Electric Vehicle Owners in Texas May Soon Get Slapped With Fees

In an effort to raise funds for a dwindling road construction pot, state officials are considering a $100 fee for all electric vehicles in Texas, a measure that would be one of the first of its kind in the United States. The logic, according to the Texas Tribune, is that since electric vehicles don’t use gas, the funds garnered from any fuel tax go uncollected from electric vehicle owners. And they’re still using the roads.

“I think we need to make sure that electric vehicles that tear up our roads pay their fair share,” said state Rep. Drew Darby, R-San Angelo.

Okay, that makes sense. You know what would also help? Raising the fuel tax even one penny. Texans currently pay 38.4 cents in state and federal taxes per gallon, good for 38th in the country. (Alaska has the lowest combined taxes, at 26.4 cents.) Those taxes haven’t been touched in 20 years, leaving inflation and increased fuel economy in their wake. A 1-cent increase – federally – would draw tens of billions in revenue. It’s not apples-to-apples, but if this $100 fee was passed on to the roughly 2,000 electric vehicle owners in Texas, it would raise $200,000 a year. That would make for .0011 percent of the state’s $16.94 billion 2010 transportation budget.

“EV drivers really want to pay their fair share but it seems ridiculous from a policy standpoint,” Jay Friedland, legislative director for Plug In America, a California-based electric car advocacy group, told the Associated Press regarding a similar law in Washington. On the one hand the state has given out sales tax exemptions to encourage residents to buy more electric vehicles, he said, while charging the fee on the other hand. He suggested a per-mile fee, if any at all.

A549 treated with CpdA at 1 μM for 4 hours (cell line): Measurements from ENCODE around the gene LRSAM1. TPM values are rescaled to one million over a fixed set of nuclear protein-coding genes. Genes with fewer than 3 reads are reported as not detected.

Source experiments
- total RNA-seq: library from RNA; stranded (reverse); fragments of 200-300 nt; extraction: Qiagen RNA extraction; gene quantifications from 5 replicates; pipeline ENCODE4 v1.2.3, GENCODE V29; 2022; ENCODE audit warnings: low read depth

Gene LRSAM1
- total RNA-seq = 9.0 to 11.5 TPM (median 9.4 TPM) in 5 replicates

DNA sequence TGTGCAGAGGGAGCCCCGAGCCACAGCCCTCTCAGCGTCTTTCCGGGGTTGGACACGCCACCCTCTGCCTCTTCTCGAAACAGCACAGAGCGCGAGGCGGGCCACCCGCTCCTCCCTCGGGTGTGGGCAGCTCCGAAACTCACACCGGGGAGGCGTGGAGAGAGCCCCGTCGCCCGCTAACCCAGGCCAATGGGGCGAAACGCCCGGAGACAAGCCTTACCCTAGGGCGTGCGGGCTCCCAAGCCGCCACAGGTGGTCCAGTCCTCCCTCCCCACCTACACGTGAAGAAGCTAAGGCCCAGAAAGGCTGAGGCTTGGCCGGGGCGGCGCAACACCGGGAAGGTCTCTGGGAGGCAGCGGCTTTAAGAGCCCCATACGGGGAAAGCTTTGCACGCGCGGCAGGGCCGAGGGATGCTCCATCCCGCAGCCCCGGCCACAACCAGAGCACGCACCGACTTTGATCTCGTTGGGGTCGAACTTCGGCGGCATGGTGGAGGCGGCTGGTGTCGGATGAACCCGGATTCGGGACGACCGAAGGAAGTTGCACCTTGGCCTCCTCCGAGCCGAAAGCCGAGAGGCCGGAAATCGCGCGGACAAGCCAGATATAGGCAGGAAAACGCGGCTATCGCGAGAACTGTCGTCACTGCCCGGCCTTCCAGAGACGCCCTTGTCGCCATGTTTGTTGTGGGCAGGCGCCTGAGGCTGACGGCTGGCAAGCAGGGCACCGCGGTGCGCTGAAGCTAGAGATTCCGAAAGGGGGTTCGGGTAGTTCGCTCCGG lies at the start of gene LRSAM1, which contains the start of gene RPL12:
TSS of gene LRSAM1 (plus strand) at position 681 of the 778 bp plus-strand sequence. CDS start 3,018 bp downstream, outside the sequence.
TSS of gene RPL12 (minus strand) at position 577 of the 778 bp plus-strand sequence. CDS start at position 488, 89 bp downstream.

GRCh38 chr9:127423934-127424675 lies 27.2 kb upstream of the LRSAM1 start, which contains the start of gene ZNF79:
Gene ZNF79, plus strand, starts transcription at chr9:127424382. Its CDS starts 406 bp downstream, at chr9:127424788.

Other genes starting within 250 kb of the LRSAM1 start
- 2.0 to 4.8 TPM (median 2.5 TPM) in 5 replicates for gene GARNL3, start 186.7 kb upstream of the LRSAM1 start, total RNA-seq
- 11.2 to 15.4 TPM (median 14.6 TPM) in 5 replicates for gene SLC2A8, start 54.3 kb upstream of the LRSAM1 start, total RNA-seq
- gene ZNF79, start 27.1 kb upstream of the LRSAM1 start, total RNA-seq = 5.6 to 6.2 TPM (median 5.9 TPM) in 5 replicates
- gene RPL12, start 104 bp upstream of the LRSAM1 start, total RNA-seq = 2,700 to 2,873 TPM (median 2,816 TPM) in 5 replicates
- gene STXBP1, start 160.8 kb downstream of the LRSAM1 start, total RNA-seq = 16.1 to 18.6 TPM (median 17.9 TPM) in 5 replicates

It also seems unfair to single out electric vehicle users who, as the Tribune points out, pay taxes on their electric use. Any sort of vote on the measure has not yet been scheduled.


  • Bill Marvel

    What about Hybrid owners?

    • BradfordPearson

      Bill- Probably exempt, since they still pay for gas. That’s how the Washington law worked, at least.

  • Wylie H.

    Also worth noting that electric vehicles are typically some of the lightest vehicles on the road and therefore, their impacts on existing infrastructure are relatively minor.

  • Avid Reader

    Those elite 1%-ers in their EVs trying to avoid paying their fair share for the roads they also use. Of course you’ll hear them make the point that they are supposedly doing good for the environment by not using gas and they should not have to pay. What good will a drop of $200,000 out of a bucket of $16,940,000,000 do anyways? Who cares if that fee leads to less people buying EVs as long as they pay their fair share and we can get that drop. Greater good, spread the wealth, fair share and all that.

  • Incognizant

    There aer estimated to be almost 17.5 million automobiles, trucks and buses in the State of Texas. And of these, there are also estimated to be roughly 7000 plug-in electric vehicles.

    So this proposed measure would raise less than a million dollars in taxes?

    And we are really getting all up in arms about this tax of insignificance?

  • Peter Kurilecz

    do like Virginia is proposing. eliminate the fuel tax except on trucks and then increase the sales tax . In virginia they are proposing raising the sales tax by .8 percentage points. thus everybody including mass transit users will be funding transportation